Look, we live in a precarious time. Go read Wired’s recent article about Google. Having the wrong opinions about the wrong coworker might result in rather significant harassment and abuse. Probability goes up if you’re in some minority categories – particularly WoC and QPOC. If a coworker has racist rants on their LiveJournal, that may, in fact, be a safety issue. If people are willing to post horrible opinions on public platforms (even if personal platforms), that’s absolutely something useful for one to know at work. It means these people don’t even have the common sense to hide how horrible they are.

  43. Tavie

    I manage a small team – 2 people in the office I work out of, and one remote employee who works out of the office in another state. Whenever I treat the in-office team to lunch, I always send a Grubhub gift card to our remote team member, to make sure she feels included. It’s usually for more than I’m spending on each person for the lunch, so she gets a little something extra to make up for the fact that she can’t actually be present with the rest of the team.

    It’s not perfect, but it helps.

  44. drpuma

    OP5, in addition to food there is always the gift of time. I wonder if it would work for you to have everyone Skype in for a 2 or 3pm meeting that’s basically just you telling them how awesome they are, and then giving everyone everywhere the rest of the afternoon off, no PTO usage necessary.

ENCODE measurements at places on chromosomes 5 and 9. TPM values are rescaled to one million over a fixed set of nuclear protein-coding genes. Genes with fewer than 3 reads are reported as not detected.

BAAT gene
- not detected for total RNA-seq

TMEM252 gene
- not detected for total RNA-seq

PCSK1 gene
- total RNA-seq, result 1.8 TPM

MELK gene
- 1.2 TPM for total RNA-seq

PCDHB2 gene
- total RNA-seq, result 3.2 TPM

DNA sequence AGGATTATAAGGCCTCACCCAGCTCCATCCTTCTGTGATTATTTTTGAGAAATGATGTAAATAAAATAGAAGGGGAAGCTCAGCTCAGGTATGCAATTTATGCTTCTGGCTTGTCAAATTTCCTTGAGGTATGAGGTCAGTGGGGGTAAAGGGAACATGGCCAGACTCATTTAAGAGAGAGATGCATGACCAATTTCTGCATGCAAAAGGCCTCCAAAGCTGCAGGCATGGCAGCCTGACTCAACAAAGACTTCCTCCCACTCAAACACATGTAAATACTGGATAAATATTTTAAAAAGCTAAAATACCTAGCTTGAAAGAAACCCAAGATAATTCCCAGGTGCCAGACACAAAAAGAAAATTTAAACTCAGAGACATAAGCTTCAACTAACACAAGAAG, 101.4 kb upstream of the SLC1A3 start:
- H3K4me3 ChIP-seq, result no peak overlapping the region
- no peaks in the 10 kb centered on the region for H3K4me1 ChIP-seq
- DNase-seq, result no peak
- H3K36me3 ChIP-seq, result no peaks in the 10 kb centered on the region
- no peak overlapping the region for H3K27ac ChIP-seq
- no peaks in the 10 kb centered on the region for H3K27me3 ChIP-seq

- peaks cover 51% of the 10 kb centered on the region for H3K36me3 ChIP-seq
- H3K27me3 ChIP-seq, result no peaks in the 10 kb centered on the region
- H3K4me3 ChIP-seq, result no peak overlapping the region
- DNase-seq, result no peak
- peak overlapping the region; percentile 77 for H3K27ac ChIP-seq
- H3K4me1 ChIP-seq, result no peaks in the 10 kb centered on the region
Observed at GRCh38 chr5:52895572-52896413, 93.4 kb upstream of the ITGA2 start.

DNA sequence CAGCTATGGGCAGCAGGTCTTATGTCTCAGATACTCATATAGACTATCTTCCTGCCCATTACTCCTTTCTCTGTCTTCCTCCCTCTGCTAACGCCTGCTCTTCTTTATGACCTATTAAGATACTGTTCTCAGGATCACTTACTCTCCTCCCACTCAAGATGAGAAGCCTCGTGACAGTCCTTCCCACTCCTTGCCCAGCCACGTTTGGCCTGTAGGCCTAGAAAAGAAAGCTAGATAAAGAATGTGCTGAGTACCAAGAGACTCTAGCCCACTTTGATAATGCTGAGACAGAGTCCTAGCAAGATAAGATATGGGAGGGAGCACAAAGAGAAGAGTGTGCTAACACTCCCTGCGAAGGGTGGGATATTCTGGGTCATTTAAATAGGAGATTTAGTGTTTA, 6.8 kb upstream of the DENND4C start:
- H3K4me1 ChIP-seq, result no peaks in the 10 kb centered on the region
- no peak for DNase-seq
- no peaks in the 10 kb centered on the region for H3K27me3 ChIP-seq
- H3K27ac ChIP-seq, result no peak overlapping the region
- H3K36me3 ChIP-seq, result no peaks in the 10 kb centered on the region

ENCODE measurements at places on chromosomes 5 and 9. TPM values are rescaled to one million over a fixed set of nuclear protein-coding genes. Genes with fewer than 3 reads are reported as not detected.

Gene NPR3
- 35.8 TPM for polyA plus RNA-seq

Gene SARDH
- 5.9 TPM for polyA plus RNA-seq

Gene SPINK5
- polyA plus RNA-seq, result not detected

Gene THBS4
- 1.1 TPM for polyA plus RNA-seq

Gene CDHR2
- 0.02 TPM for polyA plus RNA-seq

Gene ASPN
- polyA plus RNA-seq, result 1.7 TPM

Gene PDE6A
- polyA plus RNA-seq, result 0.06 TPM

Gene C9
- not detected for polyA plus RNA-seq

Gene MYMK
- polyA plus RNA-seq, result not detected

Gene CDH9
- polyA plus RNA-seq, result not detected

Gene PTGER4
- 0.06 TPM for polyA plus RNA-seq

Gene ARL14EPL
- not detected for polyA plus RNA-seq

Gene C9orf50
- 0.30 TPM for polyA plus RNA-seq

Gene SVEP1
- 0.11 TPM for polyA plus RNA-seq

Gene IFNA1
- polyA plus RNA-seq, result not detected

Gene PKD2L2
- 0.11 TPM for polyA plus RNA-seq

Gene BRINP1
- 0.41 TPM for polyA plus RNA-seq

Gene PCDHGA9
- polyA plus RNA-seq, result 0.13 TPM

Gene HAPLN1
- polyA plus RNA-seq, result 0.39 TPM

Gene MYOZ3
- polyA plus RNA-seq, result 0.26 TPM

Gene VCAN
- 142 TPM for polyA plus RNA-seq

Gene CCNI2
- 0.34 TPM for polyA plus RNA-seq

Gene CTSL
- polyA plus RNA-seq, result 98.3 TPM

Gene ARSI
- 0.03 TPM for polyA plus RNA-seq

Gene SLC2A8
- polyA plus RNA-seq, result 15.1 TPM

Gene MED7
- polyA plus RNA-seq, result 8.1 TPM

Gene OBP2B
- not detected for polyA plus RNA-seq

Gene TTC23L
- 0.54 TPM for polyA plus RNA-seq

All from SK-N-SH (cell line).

45. Red Fraggle

    #1: About a decade ago some coworkers and I decided to Google each other. Everyone was in on it, and it was a hilarious, harmless few minutes of fun… until a old newspaper article featuring my boss’ name turned up. I thought, “Oh, what cool community thing did Boss Lady ended up in the paper for?” and clicked.

    Instead, I found out that the boss’ daughter had been viciously murdered by her husband, and just what they could print in the paper was complete nightmare fuel. “Matter of public record” be damned, this was painful and personal and my boss would be absolutely mortified to know that anyone could read it. (She was older and didn’t quite understand the internet.)

    That instantly cured me of Googling people out of idle curiosity, especially coworkers that I have to see every day. Never again.

  46. MatKnifeNinja

    I know people who made trolling through the net to find out stuff an Olympic level sport.

    My niece has friends, who’s parents do back ground checks if they send kid over to your place. (on the other parents). People do on teachers, dates, coaches..it is totally insane.

    An the ever popular sex offender check.

    It costs money and time, and I don’t have either. I just assume people with snoopy curiosity do it on me. I have had two bosses snoop around social media looking if I have a presence. I have none, and my one account goes by a different name.

    My default is people are hunting (Why? Why would they bother?), and hope no one is going $50 deep for a check.

  47. AVP

    for #5, I work for a fully remote team and the CEO has all of our venmo accounts. Every once in a while, or if we’ve had a rough week, we’ll get a surprise $10 labeled “cocktail funds” or “coffee for morale” or something like that. It works!

  48. LizardOfOdds